Review: 'All These Small Moments' Add Up To A Small Movie The debut feature from Melissa B. Miller strains to endear itself to viewers — and some performances succeed. But the characters lack personality and the drama any conflict.
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Movie Reviews

'All These Small Moments': Twee Grows, In Brooklyn

Howie (Brendan Meyer) and Odessa (Jemima Kirke) contemplate mass transit in the treacly All These Small Moments. Adam Bricker/Orion Classics hide caption

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Adam Bricker/Orion Classics

Howie (Brendan Meyer) and Odessa (Jemima Kirke) contemplate mass transit in the treacly All These Small Moments.

Adam Bricker/Orion Classics

Some movies are so earnest and ask so little of you that criticizing them feels like kicking a puppy. From now on, we could call such movies All These Small Moments. A Brooklyn-set indie dramedy from a first-time director, told in slight fragments, about that most timeless of domestic struggles – the slow breakup of a family – this Tribeca Film Festival selection practically whimpers as it strains to endear itself to you. Or that sound might just be the soft acoustic guitar that plays under every scene. At any rate, as its title indicates, this is clearly a "small" movie, both in its scope and in the likely size of its audience. Why bother pointing out that it's not any good? Maybe someone out there will enjoy it. Others already have.

This is a precarious situation for any critic who doesn't want to come across as cruel or negative for its own sake – in other words, the stereotype of a critic. Using a giant platform to complain about a debut film with little budget or marketing reach seems out of proportion to the movie's very existence. Yet to ignore the fact that none of these characters has any personality, that the central conflict is so half-hearted it eventually doubles back on itself, or that fine actors like Molly Ringwald and Brian D'Arcy James are wasted would be dishonest. It would also cheapen praise for genuinely great work like Tamara Jenkins' Private Life, one of last year's best movies and an example of how to do something new with the venerable low-key New York talkie.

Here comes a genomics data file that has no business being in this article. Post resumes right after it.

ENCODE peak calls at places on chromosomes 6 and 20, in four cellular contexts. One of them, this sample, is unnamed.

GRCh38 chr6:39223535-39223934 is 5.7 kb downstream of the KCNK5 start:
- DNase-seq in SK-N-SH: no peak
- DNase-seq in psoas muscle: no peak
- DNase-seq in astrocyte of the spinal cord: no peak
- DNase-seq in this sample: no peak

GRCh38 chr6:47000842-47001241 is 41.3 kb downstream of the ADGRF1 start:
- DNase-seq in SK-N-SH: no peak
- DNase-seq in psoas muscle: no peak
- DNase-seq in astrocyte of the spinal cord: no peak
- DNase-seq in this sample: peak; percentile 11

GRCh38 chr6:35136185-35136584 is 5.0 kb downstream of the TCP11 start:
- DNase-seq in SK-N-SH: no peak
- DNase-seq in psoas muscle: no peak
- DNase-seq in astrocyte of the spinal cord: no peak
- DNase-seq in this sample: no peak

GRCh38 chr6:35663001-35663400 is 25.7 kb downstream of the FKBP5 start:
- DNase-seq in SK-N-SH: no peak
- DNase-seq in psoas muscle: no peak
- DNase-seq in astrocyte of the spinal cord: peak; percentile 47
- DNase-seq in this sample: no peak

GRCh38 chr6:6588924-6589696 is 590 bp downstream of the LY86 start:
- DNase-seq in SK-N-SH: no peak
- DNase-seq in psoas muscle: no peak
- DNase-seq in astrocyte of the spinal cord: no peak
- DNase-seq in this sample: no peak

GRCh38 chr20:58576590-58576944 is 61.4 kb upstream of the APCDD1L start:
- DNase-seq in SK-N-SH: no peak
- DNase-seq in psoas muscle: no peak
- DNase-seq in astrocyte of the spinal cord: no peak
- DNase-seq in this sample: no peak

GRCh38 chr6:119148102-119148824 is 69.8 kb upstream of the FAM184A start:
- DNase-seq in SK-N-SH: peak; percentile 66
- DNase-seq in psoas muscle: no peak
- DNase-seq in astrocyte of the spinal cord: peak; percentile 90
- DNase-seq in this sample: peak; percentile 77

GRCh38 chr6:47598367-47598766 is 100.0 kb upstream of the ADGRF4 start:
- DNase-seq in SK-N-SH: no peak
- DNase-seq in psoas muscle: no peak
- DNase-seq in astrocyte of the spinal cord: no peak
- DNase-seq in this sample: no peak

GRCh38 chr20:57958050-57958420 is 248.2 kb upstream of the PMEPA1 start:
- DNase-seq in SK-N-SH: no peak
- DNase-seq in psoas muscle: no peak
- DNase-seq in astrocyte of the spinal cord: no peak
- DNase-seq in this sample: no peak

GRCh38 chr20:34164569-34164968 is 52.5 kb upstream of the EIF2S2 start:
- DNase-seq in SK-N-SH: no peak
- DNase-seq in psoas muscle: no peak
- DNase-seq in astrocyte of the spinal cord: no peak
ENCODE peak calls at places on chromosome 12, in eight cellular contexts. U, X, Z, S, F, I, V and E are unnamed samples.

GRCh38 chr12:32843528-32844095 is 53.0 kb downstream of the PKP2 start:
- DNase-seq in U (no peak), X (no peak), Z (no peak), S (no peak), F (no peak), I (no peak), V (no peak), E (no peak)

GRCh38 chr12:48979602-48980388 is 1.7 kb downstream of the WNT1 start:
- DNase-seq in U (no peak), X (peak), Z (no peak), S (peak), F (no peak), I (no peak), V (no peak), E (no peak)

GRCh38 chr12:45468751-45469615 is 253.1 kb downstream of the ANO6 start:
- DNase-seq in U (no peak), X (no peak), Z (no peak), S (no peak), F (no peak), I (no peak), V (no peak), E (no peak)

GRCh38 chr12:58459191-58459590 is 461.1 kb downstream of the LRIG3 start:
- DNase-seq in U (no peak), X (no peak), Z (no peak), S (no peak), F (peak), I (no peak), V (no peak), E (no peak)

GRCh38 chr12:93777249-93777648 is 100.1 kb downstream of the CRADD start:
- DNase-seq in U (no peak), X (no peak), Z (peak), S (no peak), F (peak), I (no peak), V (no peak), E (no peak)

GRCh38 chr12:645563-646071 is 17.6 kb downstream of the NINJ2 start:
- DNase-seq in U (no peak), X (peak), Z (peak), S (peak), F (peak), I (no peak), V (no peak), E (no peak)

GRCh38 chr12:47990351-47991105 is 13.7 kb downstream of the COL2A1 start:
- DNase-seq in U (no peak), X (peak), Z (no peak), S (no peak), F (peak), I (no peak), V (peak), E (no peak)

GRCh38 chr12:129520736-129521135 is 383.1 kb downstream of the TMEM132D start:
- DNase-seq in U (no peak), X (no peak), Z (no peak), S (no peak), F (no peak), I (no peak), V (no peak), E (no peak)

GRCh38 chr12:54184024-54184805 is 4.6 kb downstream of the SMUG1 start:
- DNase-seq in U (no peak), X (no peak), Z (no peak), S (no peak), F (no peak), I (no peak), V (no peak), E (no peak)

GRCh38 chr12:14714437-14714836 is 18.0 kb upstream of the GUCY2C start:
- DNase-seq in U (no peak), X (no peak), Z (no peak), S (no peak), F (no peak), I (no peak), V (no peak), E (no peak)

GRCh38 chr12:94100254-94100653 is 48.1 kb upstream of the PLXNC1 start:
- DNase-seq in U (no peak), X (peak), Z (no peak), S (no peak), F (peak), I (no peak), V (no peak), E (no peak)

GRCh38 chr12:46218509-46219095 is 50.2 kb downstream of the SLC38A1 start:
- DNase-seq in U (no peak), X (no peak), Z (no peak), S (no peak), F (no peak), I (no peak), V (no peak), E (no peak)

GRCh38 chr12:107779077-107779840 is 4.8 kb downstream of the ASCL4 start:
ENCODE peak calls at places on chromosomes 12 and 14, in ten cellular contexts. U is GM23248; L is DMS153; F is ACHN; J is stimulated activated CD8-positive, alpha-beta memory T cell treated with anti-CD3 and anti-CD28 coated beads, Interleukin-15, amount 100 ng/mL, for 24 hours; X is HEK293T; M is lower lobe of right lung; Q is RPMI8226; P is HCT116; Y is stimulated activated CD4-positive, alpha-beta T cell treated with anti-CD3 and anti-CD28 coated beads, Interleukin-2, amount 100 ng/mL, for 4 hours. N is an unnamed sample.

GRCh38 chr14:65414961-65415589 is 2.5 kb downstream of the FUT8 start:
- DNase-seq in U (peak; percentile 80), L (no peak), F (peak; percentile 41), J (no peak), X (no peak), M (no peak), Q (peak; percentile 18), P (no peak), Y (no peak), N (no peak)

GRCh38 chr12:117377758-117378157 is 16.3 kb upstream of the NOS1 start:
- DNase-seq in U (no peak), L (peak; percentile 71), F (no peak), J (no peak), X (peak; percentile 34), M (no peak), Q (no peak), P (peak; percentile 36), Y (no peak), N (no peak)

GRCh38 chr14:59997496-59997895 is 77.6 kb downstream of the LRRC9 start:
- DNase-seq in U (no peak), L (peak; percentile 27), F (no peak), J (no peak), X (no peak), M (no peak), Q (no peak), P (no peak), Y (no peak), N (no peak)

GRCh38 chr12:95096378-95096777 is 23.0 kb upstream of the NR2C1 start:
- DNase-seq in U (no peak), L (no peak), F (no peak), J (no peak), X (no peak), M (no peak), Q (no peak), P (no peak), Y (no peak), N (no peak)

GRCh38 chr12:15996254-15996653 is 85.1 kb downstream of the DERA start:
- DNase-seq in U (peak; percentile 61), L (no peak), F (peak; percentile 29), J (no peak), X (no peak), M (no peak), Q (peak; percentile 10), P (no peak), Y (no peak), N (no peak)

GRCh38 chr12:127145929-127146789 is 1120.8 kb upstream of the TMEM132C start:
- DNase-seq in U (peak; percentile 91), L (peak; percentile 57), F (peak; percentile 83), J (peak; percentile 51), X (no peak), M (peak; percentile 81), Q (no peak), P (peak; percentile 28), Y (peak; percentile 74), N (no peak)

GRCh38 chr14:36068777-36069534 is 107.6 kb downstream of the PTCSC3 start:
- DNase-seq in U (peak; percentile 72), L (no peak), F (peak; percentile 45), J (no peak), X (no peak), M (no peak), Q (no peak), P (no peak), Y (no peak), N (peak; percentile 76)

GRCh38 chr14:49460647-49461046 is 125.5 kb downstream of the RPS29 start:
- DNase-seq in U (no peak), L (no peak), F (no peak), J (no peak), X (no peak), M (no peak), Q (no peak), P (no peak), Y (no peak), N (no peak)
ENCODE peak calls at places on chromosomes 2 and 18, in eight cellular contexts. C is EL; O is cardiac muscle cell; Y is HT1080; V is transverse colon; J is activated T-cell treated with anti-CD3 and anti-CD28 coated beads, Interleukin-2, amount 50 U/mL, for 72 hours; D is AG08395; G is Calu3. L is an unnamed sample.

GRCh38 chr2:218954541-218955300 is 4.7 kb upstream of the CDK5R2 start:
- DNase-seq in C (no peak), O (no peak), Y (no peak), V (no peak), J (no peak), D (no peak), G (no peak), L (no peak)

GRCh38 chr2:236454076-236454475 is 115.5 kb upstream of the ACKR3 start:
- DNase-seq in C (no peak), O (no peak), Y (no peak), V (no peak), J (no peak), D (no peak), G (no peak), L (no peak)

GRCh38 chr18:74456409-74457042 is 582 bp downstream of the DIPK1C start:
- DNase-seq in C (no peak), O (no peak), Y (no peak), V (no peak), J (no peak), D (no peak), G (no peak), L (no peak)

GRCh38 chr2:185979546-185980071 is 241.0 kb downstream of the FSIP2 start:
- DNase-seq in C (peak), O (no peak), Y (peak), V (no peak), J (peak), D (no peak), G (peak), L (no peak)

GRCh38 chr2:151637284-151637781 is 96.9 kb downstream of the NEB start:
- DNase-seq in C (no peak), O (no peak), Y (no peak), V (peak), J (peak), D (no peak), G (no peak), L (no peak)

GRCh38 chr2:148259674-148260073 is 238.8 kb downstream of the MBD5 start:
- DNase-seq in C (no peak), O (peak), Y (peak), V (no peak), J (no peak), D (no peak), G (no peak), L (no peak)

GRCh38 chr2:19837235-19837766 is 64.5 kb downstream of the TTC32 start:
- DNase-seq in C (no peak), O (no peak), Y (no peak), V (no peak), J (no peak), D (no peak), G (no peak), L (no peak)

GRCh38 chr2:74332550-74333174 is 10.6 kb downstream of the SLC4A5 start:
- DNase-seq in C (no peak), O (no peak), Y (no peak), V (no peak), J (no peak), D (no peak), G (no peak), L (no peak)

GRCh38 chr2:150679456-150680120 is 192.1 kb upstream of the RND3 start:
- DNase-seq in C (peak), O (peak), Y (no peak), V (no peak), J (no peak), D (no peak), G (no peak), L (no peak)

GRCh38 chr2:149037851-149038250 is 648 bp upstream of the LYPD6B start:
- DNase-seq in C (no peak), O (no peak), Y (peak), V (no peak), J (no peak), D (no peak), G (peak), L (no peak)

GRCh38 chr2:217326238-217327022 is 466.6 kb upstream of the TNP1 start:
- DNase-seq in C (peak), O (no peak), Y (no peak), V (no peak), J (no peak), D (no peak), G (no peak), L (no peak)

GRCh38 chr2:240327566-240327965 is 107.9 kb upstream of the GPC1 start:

So how about this: Writer-helmer Melissa B. Miller has been an art department coordinator on many films and TV series with lovely visual aesthetics, including If Beale Street Could Talk and The Fighter, and her desire to branch out into directing is both rare and admirable. In time she may hone her voice, and if she has to throw together a twee, treacly Brooklyn family story to get there, well, she wouldn't be the first filmmaker to go down this particular rite of passage.

Ringwald and James play a Cobble Hill couple on the rocks. Their older son Howie (Brendan Meyer from Netflix's The OA) watches their fights with exasperation, while his younger brother (Sam McCarthy) punctures every moment with biting commentary. (The two are able to deduce that their dad slept on the couch by seeing where the linens have been folded in the closet the next morning.) Howie's life outside of home is jumbled. He's got an obviously doomed crush on a tattooed older hipster, played by Jemima Kirke from Girls, who's perhaps destined to play this exact woman until the end of time. And the more age-appropriate girl who likes him (Harley Quinn Smith from Yoga Hosers) is being dogged by nasty rumors about her body.

The film often feels like a blown-up version of any one segment from Boyhood, in that it focuses on little blips of drama without necessarily trying to add them up to anything. The mother might decide to hold a "stoop sale" of her estranged husband's things, but her sons prevent anyone from making a purchase, and the bit ends with a collective shrug. Howie has broken his arm due to reasons unknown; the cast gets him out of gym class, and he elects to stay out even when it comes off.

Meyer does make for an amiable hero, able to do more with a mostly internal role than many other actors his age. Of the supporting cast, Smith shines the brightest – she gets to show anyone who assumed her dad Kevin Smith was artificially propping up her career that she can thrive in movies he had nothing to do with. Her monologue about how the rumors got started is harrowing and touching.

As for the rest, we can leave it at this: If a film from a more experienced director had included a scene where a depressed mom tearfully punches a hole in her birthday cake, or a framing device where characters explain their decisions to an unseen therapist, or a last-minute voiceover that shoehorns in the title of the movie as though it had suddenly become a profound statement, they'd be called... well, amateurish. Because it would feel like a first film.